As Joe Darlington (Uncle Joe) took over the farming operations, the industry was trying to recover from the devastation caused by False Blossom, a disease caused by a virus that is transmitted by an insect pest. Infected vines can’t produce any crop and there is no cure. So efficient replanting with healthy vines was the key to success. Uncle Joe developed the system of tilling the ground and taking mowings from healthy vines and spreading them on the loose surface. Then, by attaching a row of vertical discs to the bottom of a bulldozer blade, the vines could be pressed into the soil very quickly compared to the old method of hand-planting each vine individually with a dibble. Unfortunately, in 1948 at the age of 31, Uncle Joe was killed in a plane crash on the farm.
For 2 years the older generation did the best they could to hold things together and the workers kept working. The farm was for sale, but there were no buyers. So in 1950 the workers approached Tom Darlington, Uncle Joe’s younger brother, asking if he would consider leaving his engineering career and take the position of President of Joseph J. White, Inc. Just before harvest of that year, Tom, somewhat reluctantly, packed up his wife and 6-month-old son, Joe (named after his uncle) and moved to the farm.
At that time harvesting cranberries was hard work, required a lot of people, and lasted from the day after Labor Day until (hopefully) the day before Thanksgiving. It didn’t take long before his engineering skills were applied to the farm and by 1952 Tom Darlington invented and patented the first widely-accepted mechanical cranberry harvester. We still use the “Darlington Dry Harvester” to harvest cranberries for the fresh fruit market. He also went on to mechanize blueberry harvesting and several other cultural activities that helped the farm continue to be a leader in the industry. Tom served on the Ocean Spray Board of Directors during 4 decades and become one of the original members of the controversial Pinelands Commission in an effort to represent farming interests. He retired in 1995 and his son, Joe, took over running Joseph J. White, Inc.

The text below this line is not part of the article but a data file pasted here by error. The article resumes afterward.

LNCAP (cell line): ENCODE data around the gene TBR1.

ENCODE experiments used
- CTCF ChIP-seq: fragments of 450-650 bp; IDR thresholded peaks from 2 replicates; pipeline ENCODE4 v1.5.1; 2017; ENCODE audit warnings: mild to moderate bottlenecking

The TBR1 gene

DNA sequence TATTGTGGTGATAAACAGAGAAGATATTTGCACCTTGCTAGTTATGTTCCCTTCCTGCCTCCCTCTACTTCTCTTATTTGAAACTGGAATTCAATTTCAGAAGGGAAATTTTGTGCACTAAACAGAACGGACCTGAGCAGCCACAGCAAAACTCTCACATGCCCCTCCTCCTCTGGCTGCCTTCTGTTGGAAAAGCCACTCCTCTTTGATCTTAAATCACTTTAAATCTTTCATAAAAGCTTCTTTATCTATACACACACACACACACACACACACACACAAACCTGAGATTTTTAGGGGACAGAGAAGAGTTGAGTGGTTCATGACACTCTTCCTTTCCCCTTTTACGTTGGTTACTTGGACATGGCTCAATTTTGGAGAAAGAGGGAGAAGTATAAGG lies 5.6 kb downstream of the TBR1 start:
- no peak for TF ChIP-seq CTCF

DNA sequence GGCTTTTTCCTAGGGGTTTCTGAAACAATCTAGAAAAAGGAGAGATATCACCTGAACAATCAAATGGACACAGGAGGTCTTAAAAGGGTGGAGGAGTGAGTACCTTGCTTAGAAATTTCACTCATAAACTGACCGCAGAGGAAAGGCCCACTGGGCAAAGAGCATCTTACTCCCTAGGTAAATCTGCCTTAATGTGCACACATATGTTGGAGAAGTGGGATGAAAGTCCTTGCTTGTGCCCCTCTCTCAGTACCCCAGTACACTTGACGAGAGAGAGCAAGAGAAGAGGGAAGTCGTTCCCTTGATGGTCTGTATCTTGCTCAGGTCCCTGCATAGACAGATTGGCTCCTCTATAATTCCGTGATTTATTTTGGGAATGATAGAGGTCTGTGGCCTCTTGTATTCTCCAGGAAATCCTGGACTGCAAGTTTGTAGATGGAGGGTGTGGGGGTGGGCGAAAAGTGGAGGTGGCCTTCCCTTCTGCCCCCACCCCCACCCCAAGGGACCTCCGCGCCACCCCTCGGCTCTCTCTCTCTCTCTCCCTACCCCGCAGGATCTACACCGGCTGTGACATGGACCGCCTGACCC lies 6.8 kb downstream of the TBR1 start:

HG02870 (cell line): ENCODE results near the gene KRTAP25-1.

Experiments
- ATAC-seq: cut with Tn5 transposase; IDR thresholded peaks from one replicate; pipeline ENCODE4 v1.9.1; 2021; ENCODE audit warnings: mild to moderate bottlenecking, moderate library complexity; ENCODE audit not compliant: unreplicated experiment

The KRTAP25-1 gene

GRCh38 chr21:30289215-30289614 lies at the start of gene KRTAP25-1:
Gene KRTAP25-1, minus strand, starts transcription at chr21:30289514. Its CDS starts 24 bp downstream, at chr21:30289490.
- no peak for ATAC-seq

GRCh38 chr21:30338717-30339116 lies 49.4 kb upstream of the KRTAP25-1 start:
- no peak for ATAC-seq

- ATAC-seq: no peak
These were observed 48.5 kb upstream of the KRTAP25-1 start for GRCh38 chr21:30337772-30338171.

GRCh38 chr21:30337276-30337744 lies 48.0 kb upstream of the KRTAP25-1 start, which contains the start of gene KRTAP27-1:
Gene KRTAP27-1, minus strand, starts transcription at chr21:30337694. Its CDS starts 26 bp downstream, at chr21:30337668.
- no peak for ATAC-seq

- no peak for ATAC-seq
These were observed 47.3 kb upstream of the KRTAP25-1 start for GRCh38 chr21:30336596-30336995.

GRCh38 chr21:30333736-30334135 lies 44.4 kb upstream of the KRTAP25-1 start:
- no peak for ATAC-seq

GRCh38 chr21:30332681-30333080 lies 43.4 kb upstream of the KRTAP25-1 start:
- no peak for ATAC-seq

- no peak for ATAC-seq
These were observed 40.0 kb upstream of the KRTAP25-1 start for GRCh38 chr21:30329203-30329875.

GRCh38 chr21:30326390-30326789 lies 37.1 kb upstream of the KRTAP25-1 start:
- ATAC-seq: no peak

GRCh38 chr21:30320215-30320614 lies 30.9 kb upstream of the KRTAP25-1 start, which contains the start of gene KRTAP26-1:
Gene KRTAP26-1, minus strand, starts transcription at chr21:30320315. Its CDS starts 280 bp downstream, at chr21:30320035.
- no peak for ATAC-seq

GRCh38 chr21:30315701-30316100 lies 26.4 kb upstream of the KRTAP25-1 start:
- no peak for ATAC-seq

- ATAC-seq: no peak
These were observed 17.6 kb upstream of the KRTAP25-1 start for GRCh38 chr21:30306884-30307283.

Joe, like his father and great-grandfather, has talents in engineering. His wife, Brenda Conner, comes from a long line of Pineys and farmers; the best way to describe what she does is to say that she is the “interpreter” between the plants and the people. Together they have quadrupled the farm’s crop, introduced GPS technology to many of the farming practices, and invented a floating harvester to improve yields by reducing plant stress!
Brenda is also known by family and friends for her cooking! She loves to feed people. So Joe and Brenda created Pine Barrens Native Fruits, LLC to share the blueberries and cranberries they grow and the recipes they enjoy with their own family with your family! They also invite you to meet them personally and see the farm first-hand through Pine Barrens Native Fruits Tours and Events.
Joe and Brenda continue to work side-by-side with the entire team to grow the highest quality native fruits in the South Jersey Pine Barrens. They are diligent stewards of the water and land, and remain on the cutting edge in their cultural practices. Their son, Juddy, now works on the farm as well, using his passion for everything mechanical to manage the fleet of vehicles, tractors, equipment and implements for best efficiencies.